Study Environment

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One of the most important parts of studying is the study environment.  Every student should have a place to study and do homework.  Some students prefer to work at school or at the library since it is quiet and there a less distractions.  However there are ways to create a perfect study area right in your own home.

  • Make sure the area has a desk or table and a chair. This is the easiest way to set up a work station.  This is also important so they can work with correct posture and not hurt their back from leaning over homework on the floor or in bed.
  • Make sure the area has good lighting. The area should have a nice light the student is able to turn on.  It is easier to read with light.  Also it will prevent eye strain from working in the dark.
  • Try to set up the study area in a room with a door or in the corner of a room. You want the child to be able to concentrate and not be distracted by other siblings or people in the house.  If the child is easily distracted and there is a window you might want to close the blinds.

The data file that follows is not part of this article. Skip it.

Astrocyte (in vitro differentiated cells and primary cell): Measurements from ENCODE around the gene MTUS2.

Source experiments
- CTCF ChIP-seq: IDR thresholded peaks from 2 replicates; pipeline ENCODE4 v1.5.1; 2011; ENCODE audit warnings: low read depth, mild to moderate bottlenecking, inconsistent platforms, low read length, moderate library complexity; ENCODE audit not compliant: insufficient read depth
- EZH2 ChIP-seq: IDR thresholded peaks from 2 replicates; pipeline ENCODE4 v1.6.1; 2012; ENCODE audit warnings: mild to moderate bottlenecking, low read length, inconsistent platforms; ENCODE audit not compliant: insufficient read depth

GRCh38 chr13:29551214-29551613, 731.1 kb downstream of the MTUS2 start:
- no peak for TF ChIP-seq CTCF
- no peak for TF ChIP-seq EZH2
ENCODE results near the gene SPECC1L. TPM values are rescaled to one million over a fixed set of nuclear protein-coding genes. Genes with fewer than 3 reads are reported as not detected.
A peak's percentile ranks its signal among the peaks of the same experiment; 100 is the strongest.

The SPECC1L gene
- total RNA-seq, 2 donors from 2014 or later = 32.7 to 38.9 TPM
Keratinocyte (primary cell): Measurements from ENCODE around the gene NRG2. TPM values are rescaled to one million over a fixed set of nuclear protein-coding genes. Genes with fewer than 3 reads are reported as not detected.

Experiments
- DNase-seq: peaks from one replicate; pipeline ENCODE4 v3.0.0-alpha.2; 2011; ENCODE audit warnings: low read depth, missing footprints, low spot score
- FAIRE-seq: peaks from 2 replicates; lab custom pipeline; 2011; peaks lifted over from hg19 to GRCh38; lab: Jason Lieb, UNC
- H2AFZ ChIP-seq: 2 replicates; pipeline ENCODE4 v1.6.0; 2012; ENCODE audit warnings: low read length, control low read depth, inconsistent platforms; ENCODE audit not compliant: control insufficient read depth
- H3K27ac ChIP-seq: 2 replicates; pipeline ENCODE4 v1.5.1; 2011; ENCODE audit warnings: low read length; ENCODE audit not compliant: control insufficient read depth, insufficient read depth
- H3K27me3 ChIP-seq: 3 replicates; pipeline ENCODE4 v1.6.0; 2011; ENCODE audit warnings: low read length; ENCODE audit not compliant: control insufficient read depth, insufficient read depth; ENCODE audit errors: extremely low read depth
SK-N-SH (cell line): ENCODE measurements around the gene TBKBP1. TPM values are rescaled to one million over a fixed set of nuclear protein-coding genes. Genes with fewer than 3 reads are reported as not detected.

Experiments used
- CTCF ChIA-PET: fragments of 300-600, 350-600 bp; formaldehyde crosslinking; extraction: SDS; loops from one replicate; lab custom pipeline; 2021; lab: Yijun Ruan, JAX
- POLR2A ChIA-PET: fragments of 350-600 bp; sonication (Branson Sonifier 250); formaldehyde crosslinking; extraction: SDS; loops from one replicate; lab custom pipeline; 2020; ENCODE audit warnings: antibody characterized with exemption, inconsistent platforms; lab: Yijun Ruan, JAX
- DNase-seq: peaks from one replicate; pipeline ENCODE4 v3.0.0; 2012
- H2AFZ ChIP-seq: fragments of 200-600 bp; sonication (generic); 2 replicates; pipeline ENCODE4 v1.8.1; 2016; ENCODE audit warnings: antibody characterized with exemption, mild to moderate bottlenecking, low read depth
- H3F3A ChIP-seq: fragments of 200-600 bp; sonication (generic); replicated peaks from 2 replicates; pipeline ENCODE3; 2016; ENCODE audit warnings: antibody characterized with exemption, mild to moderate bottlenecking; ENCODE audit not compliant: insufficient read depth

• Have a clock and timer available. Allow the child to see how long they have been working and how much time they have left.  Many teachers say the students should only spend a certain amount of time on the homework.  Use a timer to help them know how long to work. (If your child is having trouble finishing his or her homework in a reasonable about of time you should contact the teacher to see how you can help you child.)
  • If the child has difficulty concentrating for too long have a small non-electronic toy around he or she can play with to distract them for a few minutes. Some suggestions for toys are stress balls, a few Legos or blocks (not a full set), or a doll.  These toys ca be played with quickly and then they can return to their work.  Puzzles and games are not good if the child would have to finish it before they can return to their work.
  • Have a snack for the child.

For a free study schedule worksheet visit http://www.margotenterprises.com/helpful-links/resources/study-habits

Questions to Ask a Tutoring Company

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With the school year beginning many parents look into hiring a tutor for their child.